News Story

Snyder Calls Legislature's Penalty For No Merit Pay 'Unenforceable'

Governor still approves budget that dings scofflaw districts 5 percent

Gov. Rick Snyder says he regards as “unenforceable” a provision requiring 5 percent of state aid be withheld from a public school district that ignores a law requiring merit pay for high-performing teachers. The assertion was contained in a message accompanying the governor's approval of the school budget for the coming fiscal year.

Snyder spokeswoman Anna Heaton said the Legislature did something not allowed when it tried to enact policy by attaching conditions to a line item in an appropriations bill rather than amending the statute that govern the function it funds.

But State Rep. Tim Kelly, who was the main sponsor of the education spending bill, said Snyder acted without any kind of legal opinion. Kelly said he’s looking into asking the state attorney general to issue an opinion on Snyder’s refusal to execute the provision.

“I think he is picking out something that he doesn’t like and he’s determined that he is not going to enforce it,” said Kelly, R-Saginaw Township.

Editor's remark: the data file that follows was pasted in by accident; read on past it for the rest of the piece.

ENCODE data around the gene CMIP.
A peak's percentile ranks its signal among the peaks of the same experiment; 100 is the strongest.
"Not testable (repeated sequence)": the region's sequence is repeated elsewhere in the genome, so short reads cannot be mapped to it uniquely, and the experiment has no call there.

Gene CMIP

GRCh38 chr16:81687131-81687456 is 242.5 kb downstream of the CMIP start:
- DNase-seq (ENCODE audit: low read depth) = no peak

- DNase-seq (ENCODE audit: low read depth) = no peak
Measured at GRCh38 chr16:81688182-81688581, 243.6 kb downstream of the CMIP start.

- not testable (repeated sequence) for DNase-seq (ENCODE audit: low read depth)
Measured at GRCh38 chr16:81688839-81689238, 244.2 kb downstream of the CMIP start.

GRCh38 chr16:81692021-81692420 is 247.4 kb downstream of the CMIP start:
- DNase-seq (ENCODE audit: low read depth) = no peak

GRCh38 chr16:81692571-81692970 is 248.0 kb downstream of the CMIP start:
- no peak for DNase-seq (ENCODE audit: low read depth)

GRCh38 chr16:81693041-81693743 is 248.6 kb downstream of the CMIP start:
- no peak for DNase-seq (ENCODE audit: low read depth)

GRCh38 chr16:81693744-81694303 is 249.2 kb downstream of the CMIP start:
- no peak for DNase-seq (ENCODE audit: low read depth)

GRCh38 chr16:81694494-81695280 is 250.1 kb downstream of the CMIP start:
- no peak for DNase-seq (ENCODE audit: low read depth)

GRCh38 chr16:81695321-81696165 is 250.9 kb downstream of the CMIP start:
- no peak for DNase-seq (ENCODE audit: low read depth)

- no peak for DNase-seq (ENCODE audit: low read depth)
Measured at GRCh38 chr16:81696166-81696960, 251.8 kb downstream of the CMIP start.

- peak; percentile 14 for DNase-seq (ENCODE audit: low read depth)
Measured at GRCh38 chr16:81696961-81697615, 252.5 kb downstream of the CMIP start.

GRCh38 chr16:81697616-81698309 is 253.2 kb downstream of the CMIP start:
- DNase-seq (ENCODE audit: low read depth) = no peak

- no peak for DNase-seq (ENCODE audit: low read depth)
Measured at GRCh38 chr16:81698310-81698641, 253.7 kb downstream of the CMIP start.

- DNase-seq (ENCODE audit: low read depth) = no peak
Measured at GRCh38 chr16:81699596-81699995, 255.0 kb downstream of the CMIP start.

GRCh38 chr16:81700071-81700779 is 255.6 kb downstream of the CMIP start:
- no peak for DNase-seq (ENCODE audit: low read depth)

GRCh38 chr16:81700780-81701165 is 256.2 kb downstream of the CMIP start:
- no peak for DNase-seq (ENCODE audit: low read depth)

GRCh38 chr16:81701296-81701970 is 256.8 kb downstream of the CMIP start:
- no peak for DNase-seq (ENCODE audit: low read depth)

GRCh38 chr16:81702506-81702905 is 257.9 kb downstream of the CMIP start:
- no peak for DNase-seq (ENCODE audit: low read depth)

Kelly said he’s seen many appropriations bills that place conditions on spending for programs that are authorized by other statutes. “We do that all the time,” he said.

The law requiring school districts to use merit pay has been on the books since 2010, although research by Michigan Capitol Confidential has found that many school districts ignore the requirement. Twelve of the 20 largest districts violate the law by not offering any form of merit-based payment, the analysis found.

The merit pay law states that a public school district must “implement and maintain a method of compensation for its teachers and school administrators that includes job performance and job accomplishments as a significant factor in determining compensation and additional compensation.”

For example, the Lansing School District’s current union contract says nothing about merit pay. Under the provision that Snyder deems unenforceable, that failure would have cost the district some $4.5 million in state aid last year. The impact would be comparable to the district of 11,000 students collecting no state funding for around 587 students.